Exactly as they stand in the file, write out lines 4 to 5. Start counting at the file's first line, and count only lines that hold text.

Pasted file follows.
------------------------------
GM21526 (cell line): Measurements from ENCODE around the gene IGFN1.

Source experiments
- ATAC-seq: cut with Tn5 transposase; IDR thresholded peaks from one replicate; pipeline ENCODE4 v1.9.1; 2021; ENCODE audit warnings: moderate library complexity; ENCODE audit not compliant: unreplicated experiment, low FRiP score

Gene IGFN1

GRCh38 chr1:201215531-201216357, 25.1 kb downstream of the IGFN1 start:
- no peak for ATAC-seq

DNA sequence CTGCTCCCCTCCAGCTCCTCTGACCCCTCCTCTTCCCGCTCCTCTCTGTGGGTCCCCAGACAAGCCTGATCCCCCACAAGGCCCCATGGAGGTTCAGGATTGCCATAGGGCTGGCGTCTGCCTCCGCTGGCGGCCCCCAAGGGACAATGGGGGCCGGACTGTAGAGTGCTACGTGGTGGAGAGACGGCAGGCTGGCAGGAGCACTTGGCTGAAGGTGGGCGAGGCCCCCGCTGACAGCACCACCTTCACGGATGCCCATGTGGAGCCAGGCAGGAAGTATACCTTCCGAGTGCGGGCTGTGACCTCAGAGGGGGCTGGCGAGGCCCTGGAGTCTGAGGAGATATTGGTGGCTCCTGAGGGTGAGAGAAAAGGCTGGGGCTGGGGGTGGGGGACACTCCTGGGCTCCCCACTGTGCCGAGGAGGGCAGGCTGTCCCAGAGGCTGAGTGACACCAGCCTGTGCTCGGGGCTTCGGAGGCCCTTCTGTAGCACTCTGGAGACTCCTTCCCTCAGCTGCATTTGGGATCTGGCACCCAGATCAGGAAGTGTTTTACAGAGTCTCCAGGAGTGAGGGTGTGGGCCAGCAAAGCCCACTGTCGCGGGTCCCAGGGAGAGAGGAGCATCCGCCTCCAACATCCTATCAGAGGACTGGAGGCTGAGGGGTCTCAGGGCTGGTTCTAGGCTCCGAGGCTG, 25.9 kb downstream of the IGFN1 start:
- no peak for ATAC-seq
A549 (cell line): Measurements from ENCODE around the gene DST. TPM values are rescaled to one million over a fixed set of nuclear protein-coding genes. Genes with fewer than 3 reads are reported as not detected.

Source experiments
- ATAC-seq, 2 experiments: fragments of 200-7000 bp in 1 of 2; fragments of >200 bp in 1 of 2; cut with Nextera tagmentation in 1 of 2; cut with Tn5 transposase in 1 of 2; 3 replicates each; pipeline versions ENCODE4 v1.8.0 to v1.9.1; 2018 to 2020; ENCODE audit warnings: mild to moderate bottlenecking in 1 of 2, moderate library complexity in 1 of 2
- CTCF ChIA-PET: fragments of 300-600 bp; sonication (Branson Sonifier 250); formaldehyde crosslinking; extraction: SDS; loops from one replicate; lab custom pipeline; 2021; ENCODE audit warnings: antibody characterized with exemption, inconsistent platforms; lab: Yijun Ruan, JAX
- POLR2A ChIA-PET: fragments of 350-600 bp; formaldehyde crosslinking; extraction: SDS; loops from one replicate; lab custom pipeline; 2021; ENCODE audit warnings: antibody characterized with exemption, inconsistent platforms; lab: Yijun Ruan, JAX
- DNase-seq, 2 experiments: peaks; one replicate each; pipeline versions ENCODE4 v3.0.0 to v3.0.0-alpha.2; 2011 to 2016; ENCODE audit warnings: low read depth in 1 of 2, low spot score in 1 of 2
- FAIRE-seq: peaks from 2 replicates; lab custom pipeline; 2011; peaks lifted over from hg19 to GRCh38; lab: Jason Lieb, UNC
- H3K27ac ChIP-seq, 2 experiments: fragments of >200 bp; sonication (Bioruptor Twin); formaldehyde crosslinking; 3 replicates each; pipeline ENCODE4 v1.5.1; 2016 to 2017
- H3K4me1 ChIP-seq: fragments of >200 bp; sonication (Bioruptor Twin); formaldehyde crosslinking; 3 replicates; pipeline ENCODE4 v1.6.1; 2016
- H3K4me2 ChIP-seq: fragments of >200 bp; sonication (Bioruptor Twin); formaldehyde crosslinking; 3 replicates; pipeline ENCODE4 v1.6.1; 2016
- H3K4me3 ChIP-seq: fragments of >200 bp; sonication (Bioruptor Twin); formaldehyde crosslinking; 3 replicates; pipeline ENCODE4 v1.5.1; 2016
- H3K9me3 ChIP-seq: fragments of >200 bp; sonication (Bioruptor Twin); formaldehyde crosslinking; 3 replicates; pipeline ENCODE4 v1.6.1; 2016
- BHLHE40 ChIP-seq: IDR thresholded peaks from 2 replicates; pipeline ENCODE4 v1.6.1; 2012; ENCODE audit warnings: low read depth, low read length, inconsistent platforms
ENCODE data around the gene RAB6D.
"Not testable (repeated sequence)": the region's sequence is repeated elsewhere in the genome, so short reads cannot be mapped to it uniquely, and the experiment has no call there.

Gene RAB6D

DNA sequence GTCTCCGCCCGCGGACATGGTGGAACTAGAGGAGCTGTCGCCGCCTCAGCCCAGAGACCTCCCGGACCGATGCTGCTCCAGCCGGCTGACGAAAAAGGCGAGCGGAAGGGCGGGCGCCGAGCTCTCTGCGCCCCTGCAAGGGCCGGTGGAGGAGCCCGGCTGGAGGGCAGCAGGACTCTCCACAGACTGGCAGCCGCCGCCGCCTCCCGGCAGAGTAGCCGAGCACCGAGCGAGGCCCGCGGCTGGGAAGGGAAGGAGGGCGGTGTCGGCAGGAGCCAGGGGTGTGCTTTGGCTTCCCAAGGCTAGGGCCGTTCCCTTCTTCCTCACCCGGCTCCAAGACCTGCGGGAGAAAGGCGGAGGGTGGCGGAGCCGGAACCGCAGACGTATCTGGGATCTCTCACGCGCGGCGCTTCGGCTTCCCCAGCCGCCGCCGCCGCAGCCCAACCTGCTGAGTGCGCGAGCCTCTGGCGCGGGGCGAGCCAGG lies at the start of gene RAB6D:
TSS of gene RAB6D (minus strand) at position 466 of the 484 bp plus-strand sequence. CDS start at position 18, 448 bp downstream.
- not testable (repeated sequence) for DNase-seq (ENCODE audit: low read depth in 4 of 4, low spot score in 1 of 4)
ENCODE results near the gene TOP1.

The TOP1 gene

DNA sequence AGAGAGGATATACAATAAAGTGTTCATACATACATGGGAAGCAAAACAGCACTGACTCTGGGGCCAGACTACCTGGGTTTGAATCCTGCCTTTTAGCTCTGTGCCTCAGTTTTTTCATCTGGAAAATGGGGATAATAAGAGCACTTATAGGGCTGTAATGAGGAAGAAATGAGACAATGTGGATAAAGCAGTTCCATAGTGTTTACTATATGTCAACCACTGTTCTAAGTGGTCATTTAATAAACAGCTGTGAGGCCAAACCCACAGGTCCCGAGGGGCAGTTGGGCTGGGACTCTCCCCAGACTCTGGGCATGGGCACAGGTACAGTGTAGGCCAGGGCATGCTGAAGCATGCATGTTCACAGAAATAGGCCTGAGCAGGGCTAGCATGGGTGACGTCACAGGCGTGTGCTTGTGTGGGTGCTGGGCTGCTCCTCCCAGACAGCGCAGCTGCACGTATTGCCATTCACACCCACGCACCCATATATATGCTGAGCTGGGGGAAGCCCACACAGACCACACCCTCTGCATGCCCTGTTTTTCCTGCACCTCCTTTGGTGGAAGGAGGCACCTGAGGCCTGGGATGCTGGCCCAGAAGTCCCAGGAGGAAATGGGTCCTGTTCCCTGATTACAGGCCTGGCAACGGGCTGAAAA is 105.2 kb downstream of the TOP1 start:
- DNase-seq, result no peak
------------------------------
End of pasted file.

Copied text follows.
Gene IGFN1

GRCh38 chr1:201215531-201216357, 25.1 kb downstream of the IGFN1 start: